The social cost of carbon: valuation estimates and their use in UK policy

1st January 2008

Topic(s): Economics, Social cost

There is an increasing interest in the economics of climate change, and the marginal damage costs of emissions, known as the Social Cost of Carbon (SCC). In 2002, the UK Government recommended an SCC for policy appraisal. A recent review of this SCC was commissioned and summarised in this paper. The authors conclude that SCC estimates span at least three orders of magnitude, reflecting uncertainties in climate change and choices of key parameters/variables (discount rate, equity weighting and risk aversion). Estimates also vary due to their coverage, and a risk matrix was developed to compare climate change effects (predictable to major events) against impacts (market, non-market and socially contingent). From several lines of evidence, the current lower SCC value is considered a reasonable lower benchmark for a global decision committed to reducing the threat of dangerous climate change. An upper benchmark was more difficult to deduce, though the risk of high values was considered significant. It is currently impossible to provide a central value with confidence. The study also reviewed the use of the SCC in policy, from project appraisal to long-term climate policy, and used stakeholder interviews to elicit views. A wide diversity of responses was found: whilst most considered some values are needed for policy appraisal, nearly all had reservations for long-term policy. From this, the authors propose a two tier approach. The economic benefits of climate change should be considered when setting long-term policy, but a wider framework is needed (i.e. than cost-benefit analysis). This should include a disaggregated analysis of economic winners and losers by region and sector, and key impact indicators such as health and ecosystems. It should also consider the full risk matrix (i.e. non-marginal/irreversible effects). Once long-term policy is set, shadow prices for appraisal across Government are useful, provided they are consistent with the long-term goal, and are applied consistently.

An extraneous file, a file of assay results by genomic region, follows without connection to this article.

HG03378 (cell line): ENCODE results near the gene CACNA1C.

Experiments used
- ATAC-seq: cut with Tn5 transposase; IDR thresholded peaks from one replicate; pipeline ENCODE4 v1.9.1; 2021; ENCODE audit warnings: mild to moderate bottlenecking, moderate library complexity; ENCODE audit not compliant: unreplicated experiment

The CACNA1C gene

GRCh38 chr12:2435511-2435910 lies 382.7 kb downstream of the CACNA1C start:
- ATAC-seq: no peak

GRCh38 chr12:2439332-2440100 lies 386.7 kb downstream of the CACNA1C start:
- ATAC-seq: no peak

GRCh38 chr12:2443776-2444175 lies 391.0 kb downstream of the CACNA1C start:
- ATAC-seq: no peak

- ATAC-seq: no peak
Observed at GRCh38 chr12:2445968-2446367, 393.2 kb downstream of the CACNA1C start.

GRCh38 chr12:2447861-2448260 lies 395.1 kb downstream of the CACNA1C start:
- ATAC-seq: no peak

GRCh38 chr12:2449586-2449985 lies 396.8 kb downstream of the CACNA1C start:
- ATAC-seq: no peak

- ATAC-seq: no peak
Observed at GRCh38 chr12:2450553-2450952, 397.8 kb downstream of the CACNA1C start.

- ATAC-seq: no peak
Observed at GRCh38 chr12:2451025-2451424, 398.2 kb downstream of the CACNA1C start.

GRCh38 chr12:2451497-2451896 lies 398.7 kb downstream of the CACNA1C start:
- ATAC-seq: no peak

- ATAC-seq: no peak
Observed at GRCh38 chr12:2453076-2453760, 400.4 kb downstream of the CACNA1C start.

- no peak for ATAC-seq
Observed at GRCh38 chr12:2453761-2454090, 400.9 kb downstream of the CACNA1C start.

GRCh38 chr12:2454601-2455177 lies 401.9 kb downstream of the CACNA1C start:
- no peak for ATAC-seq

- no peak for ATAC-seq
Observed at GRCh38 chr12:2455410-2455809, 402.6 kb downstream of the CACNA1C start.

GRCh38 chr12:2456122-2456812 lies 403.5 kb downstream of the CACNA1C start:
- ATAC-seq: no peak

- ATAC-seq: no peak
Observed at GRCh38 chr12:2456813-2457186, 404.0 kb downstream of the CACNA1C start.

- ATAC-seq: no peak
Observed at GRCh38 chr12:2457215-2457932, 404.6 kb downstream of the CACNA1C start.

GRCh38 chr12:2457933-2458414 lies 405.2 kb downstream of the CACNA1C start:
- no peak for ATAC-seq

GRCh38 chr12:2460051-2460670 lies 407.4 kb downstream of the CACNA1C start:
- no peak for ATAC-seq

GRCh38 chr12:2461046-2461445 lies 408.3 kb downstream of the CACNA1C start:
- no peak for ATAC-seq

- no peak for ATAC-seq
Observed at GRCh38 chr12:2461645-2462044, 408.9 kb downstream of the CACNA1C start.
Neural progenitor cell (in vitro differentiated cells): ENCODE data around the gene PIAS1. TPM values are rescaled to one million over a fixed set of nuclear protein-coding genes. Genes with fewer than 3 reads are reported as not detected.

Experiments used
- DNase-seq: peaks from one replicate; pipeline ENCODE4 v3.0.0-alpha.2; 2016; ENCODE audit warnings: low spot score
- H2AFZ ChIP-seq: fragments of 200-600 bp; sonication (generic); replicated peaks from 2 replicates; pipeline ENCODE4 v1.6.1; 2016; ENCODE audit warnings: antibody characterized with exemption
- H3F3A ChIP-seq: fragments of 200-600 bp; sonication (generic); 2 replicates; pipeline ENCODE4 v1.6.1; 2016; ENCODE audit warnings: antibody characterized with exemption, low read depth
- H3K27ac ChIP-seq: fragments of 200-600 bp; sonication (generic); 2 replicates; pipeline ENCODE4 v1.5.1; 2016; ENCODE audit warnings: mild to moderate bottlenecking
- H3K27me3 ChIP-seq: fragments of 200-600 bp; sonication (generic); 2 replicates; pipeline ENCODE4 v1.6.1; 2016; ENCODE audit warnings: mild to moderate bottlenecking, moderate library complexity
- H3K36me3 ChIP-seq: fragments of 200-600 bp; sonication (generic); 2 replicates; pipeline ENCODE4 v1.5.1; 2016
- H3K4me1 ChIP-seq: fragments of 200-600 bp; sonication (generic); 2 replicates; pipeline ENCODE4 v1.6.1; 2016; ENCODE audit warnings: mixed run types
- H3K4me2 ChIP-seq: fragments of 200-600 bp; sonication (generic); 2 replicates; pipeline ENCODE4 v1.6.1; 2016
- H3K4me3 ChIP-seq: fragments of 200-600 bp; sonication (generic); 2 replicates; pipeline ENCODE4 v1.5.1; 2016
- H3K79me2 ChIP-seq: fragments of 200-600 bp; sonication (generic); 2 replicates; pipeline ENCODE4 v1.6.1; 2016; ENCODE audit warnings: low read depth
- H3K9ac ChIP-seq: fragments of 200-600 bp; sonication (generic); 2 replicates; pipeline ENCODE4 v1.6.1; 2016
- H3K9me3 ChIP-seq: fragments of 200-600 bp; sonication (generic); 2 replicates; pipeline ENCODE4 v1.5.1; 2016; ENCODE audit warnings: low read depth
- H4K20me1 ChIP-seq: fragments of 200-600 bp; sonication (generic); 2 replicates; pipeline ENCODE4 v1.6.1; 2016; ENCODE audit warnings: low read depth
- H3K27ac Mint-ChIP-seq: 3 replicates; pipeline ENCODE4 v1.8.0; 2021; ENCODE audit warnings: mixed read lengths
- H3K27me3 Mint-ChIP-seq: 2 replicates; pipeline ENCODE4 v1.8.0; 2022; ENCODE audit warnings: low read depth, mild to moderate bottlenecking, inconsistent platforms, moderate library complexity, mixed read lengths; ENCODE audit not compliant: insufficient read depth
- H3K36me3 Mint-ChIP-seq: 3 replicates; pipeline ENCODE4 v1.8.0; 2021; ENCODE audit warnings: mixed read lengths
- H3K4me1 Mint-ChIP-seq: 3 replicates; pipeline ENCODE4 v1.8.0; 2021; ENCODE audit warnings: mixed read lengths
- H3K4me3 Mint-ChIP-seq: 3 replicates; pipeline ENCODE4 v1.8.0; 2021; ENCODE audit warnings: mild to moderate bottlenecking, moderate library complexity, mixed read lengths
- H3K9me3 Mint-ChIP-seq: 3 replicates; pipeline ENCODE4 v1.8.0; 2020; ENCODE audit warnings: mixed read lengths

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The social cost of carbon: valuation estimates and their use in UK policy


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